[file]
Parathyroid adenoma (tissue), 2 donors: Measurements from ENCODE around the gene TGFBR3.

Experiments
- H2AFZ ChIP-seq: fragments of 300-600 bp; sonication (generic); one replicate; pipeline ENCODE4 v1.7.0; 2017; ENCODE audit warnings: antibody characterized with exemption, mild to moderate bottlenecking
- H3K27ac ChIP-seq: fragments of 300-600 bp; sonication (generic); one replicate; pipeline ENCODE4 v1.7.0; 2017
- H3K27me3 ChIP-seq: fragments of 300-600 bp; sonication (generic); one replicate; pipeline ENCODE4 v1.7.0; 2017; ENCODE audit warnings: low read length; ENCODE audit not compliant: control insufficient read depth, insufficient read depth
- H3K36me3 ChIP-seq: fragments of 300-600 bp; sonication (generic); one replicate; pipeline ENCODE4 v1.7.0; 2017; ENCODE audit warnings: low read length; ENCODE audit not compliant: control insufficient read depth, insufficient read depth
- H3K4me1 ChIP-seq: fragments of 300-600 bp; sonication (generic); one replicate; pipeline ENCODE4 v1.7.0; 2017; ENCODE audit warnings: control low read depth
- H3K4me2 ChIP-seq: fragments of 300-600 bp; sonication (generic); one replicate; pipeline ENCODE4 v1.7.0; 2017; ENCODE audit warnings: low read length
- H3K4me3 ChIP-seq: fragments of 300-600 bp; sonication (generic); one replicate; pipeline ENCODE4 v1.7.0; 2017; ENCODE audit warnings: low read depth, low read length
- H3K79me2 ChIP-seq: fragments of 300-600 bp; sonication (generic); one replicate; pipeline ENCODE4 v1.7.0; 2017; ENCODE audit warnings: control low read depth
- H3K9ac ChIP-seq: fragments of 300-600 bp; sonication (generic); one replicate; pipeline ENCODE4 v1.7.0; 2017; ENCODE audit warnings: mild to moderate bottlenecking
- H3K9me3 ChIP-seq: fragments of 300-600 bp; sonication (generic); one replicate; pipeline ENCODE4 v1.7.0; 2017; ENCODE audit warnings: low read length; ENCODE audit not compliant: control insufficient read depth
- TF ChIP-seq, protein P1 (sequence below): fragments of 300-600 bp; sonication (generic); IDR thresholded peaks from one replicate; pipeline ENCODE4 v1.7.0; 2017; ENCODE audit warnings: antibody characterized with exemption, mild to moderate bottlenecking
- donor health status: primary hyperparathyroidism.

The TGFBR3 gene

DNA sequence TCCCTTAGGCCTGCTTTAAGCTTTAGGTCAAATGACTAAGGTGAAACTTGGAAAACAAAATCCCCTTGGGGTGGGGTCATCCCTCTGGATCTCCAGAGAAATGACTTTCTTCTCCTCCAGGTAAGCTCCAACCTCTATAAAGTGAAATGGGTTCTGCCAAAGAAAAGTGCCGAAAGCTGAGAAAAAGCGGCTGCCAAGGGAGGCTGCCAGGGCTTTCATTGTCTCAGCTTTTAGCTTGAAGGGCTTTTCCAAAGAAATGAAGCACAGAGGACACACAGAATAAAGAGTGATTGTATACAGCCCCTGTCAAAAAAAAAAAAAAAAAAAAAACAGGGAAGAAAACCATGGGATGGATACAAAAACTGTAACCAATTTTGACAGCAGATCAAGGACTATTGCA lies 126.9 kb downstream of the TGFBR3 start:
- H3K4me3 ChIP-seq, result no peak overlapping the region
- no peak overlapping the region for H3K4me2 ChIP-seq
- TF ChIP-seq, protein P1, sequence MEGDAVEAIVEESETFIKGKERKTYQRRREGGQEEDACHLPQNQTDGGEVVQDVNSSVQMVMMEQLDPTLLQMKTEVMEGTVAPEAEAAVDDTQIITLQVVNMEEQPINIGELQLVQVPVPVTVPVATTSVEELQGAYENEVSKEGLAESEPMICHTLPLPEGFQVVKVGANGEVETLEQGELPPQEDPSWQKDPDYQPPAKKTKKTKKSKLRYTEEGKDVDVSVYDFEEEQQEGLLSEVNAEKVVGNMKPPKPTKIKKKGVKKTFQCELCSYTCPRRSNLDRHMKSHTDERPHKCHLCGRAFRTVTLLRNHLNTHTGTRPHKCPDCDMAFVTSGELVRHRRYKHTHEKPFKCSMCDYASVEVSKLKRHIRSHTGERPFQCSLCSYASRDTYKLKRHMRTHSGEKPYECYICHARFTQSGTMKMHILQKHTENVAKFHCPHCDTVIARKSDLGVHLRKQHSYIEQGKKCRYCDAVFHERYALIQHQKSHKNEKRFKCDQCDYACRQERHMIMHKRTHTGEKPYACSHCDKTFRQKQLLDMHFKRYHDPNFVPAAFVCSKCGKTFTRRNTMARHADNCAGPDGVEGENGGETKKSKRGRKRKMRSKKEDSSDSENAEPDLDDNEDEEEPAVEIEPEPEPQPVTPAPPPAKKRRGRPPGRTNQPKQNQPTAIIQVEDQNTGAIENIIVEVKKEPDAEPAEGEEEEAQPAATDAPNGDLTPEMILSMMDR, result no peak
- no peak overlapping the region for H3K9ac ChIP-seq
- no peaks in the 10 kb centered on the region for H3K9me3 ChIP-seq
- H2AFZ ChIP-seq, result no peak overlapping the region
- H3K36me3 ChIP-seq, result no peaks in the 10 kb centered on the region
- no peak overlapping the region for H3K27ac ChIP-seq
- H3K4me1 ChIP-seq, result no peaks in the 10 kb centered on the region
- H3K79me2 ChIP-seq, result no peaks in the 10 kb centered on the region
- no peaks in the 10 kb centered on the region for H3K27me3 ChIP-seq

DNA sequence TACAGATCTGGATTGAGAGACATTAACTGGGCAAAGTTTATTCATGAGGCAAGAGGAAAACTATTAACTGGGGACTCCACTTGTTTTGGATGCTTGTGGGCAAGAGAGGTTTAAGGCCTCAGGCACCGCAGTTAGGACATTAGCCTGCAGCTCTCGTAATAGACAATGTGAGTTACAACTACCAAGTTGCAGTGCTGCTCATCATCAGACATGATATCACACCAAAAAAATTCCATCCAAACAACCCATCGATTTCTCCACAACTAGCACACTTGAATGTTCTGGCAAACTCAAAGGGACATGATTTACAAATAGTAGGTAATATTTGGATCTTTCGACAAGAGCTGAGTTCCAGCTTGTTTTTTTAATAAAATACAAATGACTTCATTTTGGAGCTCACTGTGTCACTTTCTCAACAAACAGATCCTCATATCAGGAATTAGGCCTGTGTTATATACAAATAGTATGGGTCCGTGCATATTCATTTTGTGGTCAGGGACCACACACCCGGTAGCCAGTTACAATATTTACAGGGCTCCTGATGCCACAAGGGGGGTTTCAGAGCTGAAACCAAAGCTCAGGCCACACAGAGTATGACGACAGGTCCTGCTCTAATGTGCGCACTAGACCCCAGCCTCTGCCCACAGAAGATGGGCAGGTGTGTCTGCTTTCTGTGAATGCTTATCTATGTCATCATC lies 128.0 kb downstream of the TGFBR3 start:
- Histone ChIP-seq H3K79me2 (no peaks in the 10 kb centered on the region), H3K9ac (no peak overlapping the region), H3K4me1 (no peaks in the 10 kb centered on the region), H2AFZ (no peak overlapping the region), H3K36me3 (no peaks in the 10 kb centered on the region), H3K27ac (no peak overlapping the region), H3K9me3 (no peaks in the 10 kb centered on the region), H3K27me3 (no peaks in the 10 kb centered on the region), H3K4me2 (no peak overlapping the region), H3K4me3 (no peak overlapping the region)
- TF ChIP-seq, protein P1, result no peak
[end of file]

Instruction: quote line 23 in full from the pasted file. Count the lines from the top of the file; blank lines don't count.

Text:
- H3K36me3 ChIP-seq, result no peaks in the 10 kb centered on the region